At the next meeting of the Subcommittee, the following motion was introduced:

That the Pesticide Board Subcommittee has determined that current uses of neonicotinoid pesticides used in outdoor non-structural uses or outdoor non-agricultural uses, may pose unreasonable adverse effects to the environment as well as pollinators, when taking into account the economic, social and environmental costs and benefits of their use in the Commonwealth. Therefore, the Subcommittee modifies the registration classification of pesticide products containing neonicotinoids that have outdoor non-structural uses or outdoor non-agricultural uses on the label from general use to state restricted use. These include but are not limited to, uses on lawn and turf, trees and shrubs, ornamentals, and vegetable and flower gardens. The reclassification shall begin on July 1, 2022.

This motion, finalized and passed earlier this week, makes all neonicotinoid pesticides labeled for outdoor, non-structural (e.g., termites), nonagricultural uses restricted use in Massachusetts and only available to licensed pesticide applicators. Homeowners and other consumers in Massachusetts without a pesticide license will not be able to purchase or apply these pesticides to their outdoor properties under these restrictions.

Advocates note that this action is weaker than Rep. Dykema’s Act to Protect Massachusetts Pollinators, as it lacks a requirement to provide consumers information on the dangers of neonicotinoids that could lead them to opting out of any neonicotinoid application to their property. The previous Act also called on regulators to update educational information about the risks neonicotinoids pose to pollinator populations.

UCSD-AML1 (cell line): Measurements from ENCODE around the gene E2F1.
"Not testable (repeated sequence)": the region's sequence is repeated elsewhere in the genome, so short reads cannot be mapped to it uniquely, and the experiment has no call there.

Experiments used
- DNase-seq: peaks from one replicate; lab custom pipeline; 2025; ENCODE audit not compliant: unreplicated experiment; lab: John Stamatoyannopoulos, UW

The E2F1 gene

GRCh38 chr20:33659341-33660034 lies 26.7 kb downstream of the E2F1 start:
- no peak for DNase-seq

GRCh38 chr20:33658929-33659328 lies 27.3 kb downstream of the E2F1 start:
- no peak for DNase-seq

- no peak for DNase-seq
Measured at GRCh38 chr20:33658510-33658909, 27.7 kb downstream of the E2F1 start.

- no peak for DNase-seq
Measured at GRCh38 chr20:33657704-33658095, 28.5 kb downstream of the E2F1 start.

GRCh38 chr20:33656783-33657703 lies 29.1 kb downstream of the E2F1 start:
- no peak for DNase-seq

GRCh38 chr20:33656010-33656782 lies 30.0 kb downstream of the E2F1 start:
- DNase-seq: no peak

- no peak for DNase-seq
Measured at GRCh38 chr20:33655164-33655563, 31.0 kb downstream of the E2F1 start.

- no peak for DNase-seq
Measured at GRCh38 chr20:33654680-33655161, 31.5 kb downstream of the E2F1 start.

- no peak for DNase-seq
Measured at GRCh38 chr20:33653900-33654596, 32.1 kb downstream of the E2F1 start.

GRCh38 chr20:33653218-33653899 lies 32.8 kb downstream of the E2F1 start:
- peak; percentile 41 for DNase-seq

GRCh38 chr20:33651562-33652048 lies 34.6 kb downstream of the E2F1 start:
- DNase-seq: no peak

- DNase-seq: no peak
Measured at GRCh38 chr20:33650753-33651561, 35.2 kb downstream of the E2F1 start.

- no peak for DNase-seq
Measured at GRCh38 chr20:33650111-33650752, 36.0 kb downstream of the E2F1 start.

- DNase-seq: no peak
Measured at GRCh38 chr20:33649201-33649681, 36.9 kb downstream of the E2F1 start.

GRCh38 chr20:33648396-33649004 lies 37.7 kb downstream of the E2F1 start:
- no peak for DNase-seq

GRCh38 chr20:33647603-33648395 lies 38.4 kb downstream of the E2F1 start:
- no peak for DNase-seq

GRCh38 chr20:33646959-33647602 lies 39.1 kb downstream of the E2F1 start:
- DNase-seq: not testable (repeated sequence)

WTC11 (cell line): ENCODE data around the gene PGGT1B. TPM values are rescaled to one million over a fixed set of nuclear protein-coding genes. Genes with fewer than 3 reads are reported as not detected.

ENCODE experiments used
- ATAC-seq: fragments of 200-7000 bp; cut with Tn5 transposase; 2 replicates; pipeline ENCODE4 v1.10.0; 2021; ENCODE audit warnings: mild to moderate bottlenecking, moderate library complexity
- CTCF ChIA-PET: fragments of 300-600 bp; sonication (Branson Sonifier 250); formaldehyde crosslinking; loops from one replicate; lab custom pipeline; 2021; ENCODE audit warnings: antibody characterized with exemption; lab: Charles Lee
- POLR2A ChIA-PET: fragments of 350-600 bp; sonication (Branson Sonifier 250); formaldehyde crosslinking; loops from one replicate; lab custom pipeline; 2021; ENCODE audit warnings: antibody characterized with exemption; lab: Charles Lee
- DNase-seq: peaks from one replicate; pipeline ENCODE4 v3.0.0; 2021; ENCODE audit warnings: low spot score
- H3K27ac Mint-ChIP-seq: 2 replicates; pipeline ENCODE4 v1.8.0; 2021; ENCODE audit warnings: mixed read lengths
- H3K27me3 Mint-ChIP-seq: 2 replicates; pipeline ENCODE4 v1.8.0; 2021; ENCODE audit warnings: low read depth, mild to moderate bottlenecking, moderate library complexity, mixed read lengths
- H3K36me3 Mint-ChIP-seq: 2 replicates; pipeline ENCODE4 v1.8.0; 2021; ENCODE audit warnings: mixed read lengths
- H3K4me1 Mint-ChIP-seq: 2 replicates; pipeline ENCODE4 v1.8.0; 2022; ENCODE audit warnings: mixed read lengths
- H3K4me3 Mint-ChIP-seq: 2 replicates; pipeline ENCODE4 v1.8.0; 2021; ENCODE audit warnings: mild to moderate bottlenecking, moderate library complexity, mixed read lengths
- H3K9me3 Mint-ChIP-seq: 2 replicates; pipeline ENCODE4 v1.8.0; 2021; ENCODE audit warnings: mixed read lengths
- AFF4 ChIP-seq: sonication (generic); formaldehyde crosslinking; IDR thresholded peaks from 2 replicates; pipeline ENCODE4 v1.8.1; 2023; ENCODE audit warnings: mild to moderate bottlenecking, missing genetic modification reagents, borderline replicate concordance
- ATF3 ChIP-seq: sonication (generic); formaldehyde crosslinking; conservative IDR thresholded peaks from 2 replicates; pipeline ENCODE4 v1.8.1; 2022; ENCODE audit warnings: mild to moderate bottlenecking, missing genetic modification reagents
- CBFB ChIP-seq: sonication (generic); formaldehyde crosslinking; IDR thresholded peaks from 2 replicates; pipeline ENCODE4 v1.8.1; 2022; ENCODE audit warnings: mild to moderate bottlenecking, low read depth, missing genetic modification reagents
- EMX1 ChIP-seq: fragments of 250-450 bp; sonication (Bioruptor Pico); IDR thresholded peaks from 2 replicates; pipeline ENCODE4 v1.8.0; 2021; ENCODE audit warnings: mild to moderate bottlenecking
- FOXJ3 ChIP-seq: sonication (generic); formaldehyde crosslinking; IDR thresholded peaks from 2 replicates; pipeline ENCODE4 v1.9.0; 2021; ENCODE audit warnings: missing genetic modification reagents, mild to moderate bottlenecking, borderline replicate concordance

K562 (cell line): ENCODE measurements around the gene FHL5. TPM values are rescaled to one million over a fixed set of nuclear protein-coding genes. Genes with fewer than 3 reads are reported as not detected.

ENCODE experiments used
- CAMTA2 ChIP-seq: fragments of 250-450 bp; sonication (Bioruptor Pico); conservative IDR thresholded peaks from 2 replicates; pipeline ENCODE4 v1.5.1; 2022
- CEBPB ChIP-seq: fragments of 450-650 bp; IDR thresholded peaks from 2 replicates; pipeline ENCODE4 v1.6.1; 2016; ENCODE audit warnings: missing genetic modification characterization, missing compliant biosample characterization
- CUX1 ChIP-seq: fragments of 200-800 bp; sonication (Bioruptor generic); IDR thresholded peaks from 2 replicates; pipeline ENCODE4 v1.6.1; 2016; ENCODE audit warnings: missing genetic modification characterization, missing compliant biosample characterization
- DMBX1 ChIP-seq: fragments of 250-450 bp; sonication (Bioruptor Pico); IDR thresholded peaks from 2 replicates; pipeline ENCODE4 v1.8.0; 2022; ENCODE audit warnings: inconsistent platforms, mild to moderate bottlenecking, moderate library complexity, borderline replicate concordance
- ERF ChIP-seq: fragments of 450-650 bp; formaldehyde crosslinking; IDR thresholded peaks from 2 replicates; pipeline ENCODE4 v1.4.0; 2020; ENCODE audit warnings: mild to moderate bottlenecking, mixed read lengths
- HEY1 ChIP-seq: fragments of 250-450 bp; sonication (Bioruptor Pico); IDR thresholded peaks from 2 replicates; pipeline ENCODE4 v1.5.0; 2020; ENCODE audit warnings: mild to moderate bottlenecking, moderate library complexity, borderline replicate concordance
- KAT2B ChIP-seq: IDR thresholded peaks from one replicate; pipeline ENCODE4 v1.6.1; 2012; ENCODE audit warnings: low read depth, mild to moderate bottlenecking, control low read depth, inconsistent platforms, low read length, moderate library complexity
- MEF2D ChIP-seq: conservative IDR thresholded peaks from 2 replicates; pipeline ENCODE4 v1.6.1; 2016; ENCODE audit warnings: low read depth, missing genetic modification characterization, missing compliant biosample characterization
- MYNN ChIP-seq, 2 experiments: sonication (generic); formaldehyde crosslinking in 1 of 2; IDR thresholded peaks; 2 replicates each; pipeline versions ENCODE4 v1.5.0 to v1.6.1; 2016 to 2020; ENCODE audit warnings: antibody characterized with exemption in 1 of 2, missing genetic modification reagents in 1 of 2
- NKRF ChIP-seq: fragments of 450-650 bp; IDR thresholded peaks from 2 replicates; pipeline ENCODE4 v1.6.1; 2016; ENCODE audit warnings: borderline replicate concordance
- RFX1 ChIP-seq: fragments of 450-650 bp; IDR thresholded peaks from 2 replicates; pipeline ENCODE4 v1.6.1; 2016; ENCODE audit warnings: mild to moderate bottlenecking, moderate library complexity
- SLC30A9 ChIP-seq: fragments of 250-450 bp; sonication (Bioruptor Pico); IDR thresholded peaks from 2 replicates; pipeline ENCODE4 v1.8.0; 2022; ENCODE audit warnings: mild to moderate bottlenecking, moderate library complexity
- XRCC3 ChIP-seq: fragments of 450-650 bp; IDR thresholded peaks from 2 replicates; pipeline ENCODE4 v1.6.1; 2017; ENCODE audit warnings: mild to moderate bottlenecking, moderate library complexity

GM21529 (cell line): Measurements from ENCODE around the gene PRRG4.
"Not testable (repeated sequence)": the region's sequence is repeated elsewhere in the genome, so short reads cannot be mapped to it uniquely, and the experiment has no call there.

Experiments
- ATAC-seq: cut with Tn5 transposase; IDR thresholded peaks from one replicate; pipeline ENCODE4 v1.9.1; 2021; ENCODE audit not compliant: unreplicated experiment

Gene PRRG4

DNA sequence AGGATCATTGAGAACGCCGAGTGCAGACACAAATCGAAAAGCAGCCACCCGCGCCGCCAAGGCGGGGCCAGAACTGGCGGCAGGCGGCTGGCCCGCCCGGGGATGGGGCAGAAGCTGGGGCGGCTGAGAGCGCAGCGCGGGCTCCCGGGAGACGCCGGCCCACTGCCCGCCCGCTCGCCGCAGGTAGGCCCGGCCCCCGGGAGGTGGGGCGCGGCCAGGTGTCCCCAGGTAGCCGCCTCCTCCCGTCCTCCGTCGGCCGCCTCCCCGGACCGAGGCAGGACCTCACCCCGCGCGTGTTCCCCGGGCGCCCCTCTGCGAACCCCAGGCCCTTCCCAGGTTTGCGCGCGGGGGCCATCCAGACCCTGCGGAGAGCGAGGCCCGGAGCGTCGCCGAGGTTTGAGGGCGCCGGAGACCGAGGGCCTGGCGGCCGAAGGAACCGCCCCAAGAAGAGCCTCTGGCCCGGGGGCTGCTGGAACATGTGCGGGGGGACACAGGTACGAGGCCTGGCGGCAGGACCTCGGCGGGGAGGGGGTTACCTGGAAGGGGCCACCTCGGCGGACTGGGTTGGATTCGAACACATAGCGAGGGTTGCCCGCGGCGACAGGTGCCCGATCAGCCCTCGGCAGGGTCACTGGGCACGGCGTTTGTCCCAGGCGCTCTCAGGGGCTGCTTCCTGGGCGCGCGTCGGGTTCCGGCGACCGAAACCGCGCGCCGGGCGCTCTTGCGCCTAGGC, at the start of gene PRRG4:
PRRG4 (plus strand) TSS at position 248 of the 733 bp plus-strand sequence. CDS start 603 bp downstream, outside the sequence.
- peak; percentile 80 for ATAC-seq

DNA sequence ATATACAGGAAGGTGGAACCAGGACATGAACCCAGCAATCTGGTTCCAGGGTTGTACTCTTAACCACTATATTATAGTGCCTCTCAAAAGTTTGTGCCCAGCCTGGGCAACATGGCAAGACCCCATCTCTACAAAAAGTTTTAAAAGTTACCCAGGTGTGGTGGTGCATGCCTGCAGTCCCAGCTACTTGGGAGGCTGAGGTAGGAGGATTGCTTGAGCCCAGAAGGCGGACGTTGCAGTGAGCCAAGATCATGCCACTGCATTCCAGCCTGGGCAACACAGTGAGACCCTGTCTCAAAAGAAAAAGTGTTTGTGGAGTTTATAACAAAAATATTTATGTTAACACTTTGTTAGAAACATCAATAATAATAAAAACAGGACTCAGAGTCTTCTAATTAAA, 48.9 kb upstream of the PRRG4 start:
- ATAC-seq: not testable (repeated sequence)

Massachusetts now joins Maryland, Connecticut, and Vermont in restricting consumer uses of these hazardous insecticides. But it is evident that these victories must only be the first step toward broader protections for pollinator populations.

While regulators in both Canada and the European Union have eliminated nearly all uses of neonicotinoids, the U.S. Environmental Protection Agency has done little but shuffle around language on a pesticide label. In one of its oddest proposals yet, the agency suggests reregistering the sort of consumer use products targeted by the state proposals, but require, “language on the label that advises homeowners not to use neonicotinoid product.” Thus, EPA knows the science agrees with the restrictions states have been imposing, but is unwilling to take the regulatory actions needed to protect all pollinators across the country.

Neonicotinoids and other systemic bee-toxic pesticides pose unacceptable hazards to pollinators that necessitate complete elimination of their use. Not only are these chemicals ultimately ineffective at managing pests, organic and sustainable farming practices show these products can be replaced with organic practices that foster greater resiliency to pest pressure. Read more about the harms bee-toxic pesticides pose to pollinators and actions you can take in your state and community on Beyond Pesticides Bee Protective webpage.

All unattributed positions and opinions in this piece are those of Beyond Pesticides.

Source: MassPIRG, NOFA-MA